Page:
Image courtesy of the New York Times. Image courtesy of the New York Times.

By Major Matt Cavanaugh

Emile Simpson wrote in his book – War From the Ground Up – about the psychological aspect to warfare (p. 35):

“War is a competition to impose meaning on people, as much emotional as rational, in which one’s enemy is usually the key target audience. Defeat is not a ‘verdict’ handed out by an independent arbitrator of war; defeat is a perceived state which typically is violently forced (or successfully threatened) by one side upon the other.”

In a forthcoming paper for Military Review, I took a hack at defining this tricky psychological battlefield relationship/space – calling it the “human environment” (*as opposed to “domain,” which I prefer, but more on that another time).   I defined the human environment as “the sum of physical, psychological, cultural, and social interactions between strategically-relevant populations and operational military forces in a particular war or conflict.”

Either way one chooses to term it, we’re seeing this play out at the last Ukrainian military garrisons in Crimea –  in particular Belbek Air Base.  The Russians surrounded, and eventually took, the base.  Interviews provide a glimpse of the decision forced upon the trapped troops.

Air Force Major Vladislav Korgic, in an interview with the British newspaper The Independent, said:

“We have sworn an oath to the state of Ukraine and we must abide by that and bear the continuous pressure which as been put on us. We have to be constantly ready for attack. Our men are not combat troops, we specialize in aviation. The Russians are here with infantry, armor, spetznatz.”  But this oath comes at a price: “Look over there, my apartment, 200 meters away. [Major Korgic pointed at a bock of flat beyond the perimeter wall]  I have my wife there with our daughter; she is just seven years old. I have spent just two of the last 20 days with them. It pains me to know what they are going through. We have to remove our daughter from school, because of things which are being said about me. My wife has to put up with daily abuse…”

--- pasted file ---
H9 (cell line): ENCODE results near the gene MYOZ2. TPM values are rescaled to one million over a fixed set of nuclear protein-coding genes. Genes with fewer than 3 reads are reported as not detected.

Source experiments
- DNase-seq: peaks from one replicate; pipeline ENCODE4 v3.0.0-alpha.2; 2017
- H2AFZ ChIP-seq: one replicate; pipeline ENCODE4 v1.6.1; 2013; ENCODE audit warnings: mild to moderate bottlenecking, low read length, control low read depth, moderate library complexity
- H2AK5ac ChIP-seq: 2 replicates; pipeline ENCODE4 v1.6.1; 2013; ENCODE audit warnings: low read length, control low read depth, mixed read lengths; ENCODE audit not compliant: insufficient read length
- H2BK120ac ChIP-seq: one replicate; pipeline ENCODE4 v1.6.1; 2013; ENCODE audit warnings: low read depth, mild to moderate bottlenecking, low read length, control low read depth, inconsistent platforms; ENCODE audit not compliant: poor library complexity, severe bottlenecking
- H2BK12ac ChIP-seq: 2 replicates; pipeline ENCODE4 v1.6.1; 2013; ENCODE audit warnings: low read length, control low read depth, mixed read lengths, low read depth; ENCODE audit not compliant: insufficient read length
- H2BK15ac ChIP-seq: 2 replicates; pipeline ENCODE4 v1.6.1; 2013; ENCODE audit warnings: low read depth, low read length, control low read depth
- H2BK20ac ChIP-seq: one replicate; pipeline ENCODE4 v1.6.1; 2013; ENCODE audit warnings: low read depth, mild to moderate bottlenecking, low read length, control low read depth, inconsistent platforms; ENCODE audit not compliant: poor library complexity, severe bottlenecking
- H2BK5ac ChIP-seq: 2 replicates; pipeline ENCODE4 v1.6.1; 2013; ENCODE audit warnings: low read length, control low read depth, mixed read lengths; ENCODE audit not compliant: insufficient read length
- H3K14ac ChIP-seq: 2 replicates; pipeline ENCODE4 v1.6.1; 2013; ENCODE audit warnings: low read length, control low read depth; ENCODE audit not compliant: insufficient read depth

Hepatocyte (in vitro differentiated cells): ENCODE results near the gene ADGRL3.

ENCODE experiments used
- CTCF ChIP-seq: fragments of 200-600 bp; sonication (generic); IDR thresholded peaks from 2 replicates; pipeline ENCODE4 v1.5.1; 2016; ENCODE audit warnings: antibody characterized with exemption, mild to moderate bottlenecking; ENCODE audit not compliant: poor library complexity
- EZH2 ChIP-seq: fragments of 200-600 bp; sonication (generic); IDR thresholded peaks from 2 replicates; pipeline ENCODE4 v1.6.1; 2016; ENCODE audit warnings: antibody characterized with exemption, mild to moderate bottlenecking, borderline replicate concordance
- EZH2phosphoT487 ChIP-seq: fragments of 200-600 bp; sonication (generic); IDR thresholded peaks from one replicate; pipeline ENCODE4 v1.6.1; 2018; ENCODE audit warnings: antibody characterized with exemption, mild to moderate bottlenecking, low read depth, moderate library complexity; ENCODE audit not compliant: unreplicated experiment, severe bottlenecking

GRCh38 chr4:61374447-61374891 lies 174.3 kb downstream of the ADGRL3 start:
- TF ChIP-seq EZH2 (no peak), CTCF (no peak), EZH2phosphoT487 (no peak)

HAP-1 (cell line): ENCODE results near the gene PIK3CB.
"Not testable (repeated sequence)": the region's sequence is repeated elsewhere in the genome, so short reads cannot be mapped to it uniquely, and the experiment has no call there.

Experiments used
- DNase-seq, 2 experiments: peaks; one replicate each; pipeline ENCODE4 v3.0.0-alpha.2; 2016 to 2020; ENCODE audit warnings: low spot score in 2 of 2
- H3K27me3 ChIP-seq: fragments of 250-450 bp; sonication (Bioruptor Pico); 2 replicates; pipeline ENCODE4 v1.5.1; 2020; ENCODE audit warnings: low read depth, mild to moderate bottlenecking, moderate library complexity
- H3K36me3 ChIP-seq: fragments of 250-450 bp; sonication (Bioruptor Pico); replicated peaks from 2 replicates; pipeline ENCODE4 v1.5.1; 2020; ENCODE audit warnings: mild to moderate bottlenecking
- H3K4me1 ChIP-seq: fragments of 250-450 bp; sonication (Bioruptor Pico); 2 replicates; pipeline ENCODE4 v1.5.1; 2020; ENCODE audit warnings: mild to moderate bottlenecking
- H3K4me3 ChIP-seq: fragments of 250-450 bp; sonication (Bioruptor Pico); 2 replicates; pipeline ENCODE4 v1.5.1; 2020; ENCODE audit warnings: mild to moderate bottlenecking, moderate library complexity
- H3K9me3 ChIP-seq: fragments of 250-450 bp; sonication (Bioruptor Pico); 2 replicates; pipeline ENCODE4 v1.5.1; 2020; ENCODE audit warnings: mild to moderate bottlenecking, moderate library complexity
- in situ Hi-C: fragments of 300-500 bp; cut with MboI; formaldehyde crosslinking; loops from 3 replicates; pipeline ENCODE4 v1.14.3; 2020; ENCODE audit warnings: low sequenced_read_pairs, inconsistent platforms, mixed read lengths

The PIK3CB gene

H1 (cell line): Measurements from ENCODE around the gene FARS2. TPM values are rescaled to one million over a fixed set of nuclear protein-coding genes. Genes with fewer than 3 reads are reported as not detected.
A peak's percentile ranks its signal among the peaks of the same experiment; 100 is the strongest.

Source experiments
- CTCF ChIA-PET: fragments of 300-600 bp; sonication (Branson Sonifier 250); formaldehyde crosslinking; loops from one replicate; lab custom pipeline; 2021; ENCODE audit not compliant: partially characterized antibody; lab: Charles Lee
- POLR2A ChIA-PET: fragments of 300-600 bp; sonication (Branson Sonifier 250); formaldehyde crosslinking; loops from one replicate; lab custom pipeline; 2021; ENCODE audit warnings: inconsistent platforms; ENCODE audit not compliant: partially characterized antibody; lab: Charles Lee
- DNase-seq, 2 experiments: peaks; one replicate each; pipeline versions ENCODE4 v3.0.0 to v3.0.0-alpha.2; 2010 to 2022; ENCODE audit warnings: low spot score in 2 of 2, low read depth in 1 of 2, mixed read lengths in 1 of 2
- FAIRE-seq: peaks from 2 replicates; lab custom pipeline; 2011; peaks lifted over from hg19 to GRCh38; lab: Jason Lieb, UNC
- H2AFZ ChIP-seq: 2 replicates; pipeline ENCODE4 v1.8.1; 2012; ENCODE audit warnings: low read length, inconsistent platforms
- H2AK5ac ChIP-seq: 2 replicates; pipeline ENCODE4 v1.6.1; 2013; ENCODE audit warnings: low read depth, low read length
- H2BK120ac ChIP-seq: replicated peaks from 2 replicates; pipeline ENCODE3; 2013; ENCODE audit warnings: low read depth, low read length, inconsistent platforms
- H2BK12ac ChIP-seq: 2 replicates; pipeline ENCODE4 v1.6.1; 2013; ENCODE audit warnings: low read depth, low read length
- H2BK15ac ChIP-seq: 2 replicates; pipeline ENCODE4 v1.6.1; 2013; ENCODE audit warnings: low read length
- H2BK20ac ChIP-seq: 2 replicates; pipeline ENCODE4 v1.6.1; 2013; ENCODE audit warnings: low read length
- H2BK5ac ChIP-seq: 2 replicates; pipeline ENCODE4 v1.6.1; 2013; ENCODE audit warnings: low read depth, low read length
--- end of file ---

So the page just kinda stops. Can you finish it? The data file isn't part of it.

Colonel Igor Mamchur, deputy commander of nearby marine garrison at Simferopol, said that troops were to make the choice about what to do individually: “We’ve got apartments, we’ve got housing here, children that go to school.”  In the end, Colonel Mamchur said he decided to stay in Crimea, “I had a choice between duty and family – and I’ve chosen family.” 

These are horrifying decisions to outside observers, and reminds one of the strain that Major General William T. Sherman’s march to Atlanta and the Sea put on Confederate soldiers.  But there is one bright side.  The alternative is bloody violence.  In comparison, the threats and coercion in this Russian psychological warfare in Crimea could even be viewed as humane.

But try explaining that to Major Korgic’s seven year old daughter.